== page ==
Cats can often naturally wear their claws down through their habit of scratching, but occasionally they may need a little bit of help.
Whether it be because they are struggling to manage it themselves, or you have noticed that their claws are splitting or not looking their best, cutting them with a dedicated pair of clippers could save a lot of issues in the future.
If left for too long, a cat claw can start curving, making it uncomfortable to walk. They also won’t retract completely and could get caught on carpets or outside, causing injury or infection.
How do I clip my cat’s claws?
Remember that when your cat is resting, its claw is often sheathed. This means hidden away, so you can’t see them. If frightened or excited, he will pull his tendons back to expose the claw.
Only trim a claw when it is fully exposed or you may risk cutting too much off
Even if they look like they’re out, they may not be out the entire way. You should press your cat’s paw between your forefinger and thumb to unsheathe the claw or make it fully visible. Don’t press too hard, and press in a massaging motion so it is a relaxing experience.
Only cut the transparent tip of the claw and remember that cutting off a tiny bit regularly is better than cutting too much off in a rush to get it done. Remember to check the ‘dew claw’, which is the claw on the inside of the leg. Many cats can’t look after this naturally because it isn’t technically on their paw.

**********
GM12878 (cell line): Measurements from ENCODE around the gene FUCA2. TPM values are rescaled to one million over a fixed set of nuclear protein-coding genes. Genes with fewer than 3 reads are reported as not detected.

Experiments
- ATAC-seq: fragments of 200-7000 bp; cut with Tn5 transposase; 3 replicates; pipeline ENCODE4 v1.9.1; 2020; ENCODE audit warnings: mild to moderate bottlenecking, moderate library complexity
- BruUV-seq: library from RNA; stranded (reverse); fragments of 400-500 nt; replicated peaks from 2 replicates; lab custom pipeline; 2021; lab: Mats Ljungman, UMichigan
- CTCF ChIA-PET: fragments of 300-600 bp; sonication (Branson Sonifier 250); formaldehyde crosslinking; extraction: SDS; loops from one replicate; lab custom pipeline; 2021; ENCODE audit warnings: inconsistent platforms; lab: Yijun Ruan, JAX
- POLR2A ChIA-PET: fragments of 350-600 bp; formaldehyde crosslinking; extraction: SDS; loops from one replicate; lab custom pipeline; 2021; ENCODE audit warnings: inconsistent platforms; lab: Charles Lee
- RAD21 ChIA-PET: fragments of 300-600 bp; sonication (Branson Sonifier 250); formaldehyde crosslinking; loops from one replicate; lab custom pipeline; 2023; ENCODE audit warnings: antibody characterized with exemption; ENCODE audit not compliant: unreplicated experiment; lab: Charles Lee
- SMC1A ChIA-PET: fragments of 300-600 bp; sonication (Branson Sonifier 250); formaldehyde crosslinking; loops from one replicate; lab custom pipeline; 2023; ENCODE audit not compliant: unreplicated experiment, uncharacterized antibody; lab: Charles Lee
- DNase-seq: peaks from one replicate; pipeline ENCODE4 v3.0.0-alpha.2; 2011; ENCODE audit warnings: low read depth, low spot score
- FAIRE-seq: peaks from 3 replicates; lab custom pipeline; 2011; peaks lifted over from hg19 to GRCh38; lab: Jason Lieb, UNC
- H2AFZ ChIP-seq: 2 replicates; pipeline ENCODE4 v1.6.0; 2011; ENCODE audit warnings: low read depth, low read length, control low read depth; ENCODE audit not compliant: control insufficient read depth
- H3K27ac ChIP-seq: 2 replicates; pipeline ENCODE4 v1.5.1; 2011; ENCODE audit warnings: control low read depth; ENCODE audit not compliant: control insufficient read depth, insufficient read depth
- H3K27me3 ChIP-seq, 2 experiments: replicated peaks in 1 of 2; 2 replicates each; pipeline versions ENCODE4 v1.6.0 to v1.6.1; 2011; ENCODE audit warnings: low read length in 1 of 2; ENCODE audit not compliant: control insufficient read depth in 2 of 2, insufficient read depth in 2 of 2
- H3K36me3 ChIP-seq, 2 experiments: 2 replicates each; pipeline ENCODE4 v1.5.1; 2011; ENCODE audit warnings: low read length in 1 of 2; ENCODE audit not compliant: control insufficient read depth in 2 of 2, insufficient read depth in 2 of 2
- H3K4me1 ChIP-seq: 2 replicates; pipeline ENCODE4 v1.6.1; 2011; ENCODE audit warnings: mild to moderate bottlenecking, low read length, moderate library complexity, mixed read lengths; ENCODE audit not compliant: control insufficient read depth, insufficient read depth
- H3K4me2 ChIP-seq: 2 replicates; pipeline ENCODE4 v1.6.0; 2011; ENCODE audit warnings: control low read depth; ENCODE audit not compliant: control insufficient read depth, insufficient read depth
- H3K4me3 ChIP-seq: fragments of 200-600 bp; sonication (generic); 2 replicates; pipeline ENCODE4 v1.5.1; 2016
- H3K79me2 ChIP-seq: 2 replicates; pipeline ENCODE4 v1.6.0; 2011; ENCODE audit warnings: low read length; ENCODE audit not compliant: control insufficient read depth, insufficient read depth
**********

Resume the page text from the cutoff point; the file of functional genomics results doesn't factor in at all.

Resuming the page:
Never try to cut them all at once if your cat is nervous because it could take quite a while.
How often should I cut a cat’s claws?
This can vary from cat to cat. It can all depend on how often they use the scratching post, go outside and play. Indoor cats would need them cut more often than ones that are always outdoors.
The general consensus is that it should be around every ten days to two weeks. If you’re unsure, ask a vet or groomer what they think in relation to your cat. Check claws every few days to see how they are coming along and look for any splits or damage.
Cat claw cutting tips
- Try to start cutting your cat’s claws when they are still young, so they get used to the process and are more inquisitive compared to being scared. Many vets recommend beginning at around six months of age, which is the end of the socialisation stage of their life.
- Practice runs are a good idea, just so they can get used to the sensation of you pressing their pads, and the look and noise of the clippers. If they go to sniff the clippers, place a treat on the top so they know there is a reward to be had.
- Only trim claws when your pet is calm – never force them, or push them into something they don’t want to do. This will only agitate them further and mean they are less likely to accept it next time. When they are feeling sleepy is a good time to do it. Ensure you’re in a quiet room and there are no distractions either.
- Always check your clipping product too. Ensure you find it comfortable to use, that the blades are sharp enough and the handles are sturdy. Read instructions, because no two products are always the same.
Could I cut too much claw off?
Yes – blood actually flows through claws in a vein called the quick. So if you go too far back, it could cause bleeding and pain. Look for a change in the colour of the nail, and if you aren’t experienced in this, practice makes perfect.
Don’t go all-in on the first go either; regular small trimming is better than one big trim which cuts very close.
If very nervous about this, purchase some styptic powder before you start which will stop bleeding immediately when applied correctly to the open wound.